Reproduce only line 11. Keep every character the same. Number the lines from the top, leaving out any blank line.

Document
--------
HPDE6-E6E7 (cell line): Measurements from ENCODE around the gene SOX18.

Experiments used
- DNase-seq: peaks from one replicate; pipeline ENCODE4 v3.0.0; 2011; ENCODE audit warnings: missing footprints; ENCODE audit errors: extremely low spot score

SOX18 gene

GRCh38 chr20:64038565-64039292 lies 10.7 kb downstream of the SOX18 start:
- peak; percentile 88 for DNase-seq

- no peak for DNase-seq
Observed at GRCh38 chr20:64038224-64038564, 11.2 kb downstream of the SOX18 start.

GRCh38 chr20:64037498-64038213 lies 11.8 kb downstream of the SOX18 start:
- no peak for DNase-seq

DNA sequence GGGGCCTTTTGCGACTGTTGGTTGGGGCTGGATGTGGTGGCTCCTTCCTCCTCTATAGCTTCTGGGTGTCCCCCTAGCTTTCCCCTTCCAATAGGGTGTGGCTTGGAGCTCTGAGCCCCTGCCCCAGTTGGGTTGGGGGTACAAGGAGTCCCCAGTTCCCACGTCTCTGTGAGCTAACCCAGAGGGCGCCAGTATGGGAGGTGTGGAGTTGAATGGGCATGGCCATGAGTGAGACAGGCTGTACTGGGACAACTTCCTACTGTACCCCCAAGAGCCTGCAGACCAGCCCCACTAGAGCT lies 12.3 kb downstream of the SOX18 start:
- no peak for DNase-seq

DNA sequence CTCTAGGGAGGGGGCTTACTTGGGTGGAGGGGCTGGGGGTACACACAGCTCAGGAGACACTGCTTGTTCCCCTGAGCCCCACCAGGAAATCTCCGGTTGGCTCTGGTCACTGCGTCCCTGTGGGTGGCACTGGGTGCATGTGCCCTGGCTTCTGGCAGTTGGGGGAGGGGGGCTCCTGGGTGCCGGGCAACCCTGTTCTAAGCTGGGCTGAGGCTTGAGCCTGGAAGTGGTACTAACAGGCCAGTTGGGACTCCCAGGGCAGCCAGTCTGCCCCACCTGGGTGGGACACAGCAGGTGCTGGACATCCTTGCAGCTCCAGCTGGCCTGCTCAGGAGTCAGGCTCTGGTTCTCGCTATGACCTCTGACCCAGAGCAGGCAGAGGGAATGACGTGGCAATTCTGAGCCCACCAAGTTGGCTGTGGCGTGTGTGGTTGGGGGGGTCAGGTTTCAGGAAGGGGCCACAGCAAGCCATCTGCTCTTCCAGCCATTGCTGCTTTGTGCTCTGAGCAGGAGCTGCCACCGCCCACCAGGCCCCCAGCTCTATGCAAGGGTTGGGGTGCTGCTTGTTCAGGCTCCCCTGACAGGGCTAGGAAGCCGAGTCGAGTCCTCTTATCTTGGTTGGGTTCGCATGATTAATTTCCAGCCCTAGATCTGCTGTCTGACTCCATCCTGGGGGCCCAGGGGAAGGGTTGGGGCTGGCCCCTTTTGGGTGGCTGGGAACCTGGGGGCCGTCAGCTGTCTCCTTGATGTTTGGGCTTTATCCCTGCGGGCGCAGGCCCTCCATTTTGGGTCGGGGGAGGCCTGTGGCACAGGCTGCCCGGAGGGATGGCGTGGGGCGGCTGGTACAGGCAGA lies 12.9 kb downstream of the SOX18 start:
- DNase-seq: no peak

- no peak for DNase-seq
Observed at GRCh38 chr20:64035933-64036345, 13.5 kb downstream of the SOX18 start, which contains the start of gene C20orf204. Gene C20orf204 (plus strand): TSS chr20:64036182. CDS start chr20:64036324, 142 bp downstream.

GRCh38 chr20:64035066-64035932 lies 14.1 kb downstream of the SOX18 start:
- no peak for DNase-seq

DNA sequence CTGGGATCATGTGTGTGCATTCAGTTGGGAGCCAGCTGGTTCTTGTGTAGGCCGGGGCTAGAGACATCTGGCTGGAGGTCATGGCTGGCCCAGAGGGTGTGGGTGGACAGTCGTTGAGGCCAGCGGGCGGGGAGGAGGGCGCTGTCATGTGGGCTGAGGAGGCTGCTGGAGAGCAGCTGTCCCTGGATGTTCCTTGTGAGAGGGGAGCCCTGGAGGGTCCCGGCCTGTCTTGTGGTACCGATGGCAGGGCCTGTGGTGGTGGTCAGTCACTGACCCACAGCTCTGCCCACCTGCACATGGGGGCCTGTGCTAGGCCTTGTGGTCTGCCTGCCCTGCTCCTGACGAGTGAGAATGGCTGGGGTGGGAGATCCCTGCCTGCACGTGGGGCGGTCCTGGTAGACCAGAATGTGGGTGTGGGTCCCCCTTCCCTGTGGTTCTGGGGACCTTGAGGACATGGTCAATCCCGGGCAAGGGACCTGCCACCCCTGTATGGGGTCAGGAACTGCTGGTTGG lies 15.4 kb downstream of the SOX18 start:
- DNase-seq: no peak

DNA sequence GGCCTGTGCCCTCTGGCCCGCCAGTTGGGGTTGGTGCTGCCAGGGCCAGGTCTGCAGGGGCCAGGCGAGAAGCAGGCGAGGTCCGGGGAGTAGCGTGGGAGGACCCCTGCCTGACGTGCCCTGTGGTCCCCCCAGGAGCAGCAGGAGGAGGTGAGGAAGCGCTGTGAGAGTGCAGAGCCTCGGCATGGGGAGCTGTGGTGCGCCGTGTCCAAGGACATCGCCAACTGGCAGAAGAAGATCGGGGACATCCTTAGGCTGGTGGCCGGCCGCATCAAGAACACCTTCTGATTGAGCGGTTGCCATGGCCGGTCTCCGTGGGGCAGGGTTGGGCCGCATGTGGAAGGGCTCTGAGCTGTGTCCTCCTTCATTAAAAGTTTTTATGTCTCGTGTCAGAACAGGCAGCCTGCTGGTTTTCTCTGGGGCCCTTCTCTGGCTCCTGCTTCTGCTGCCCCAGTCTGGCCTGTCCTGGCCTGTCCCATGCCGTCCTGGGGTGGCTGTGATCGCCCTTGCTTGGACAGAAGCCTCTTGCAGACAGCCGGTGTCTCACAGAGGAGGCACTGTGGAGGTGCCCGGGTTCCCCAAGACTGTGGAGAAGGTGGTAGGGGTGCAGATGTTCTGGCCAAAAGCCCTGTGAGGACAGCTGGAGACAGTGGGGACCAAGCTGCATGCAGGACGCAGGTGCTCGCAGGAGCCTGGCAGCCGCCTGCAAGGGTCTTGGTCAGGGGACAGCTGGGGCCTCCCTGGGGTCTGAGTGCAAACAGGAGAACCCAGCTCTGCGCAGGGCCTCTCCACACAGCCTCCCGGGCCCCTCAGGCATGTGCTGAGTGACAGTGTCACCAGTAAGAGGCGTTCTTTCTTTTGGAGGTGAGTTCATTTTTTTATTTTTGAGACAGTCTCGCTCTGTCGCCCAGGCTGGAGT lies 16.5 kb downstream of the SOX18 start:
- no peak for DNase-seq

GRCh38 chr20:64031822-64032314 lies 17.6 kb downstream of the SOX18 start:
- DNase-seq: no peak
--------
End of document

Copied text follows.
DNA sequence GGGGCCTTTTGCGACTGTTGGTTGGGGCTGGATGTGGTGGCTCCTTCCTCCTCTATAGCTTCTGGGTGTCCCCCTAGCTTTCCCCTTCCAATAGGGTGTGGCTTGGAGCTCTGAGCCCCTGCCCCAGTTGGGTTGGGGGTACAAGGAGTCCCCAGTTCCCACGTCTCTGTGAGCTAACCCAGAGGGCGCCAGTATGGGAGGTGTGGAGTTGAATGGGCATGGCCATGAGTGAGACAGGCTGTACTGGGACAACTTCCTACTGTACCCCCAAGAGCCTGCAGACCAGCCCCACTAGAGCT lies 12.3 kb downstream of the SOX18 start: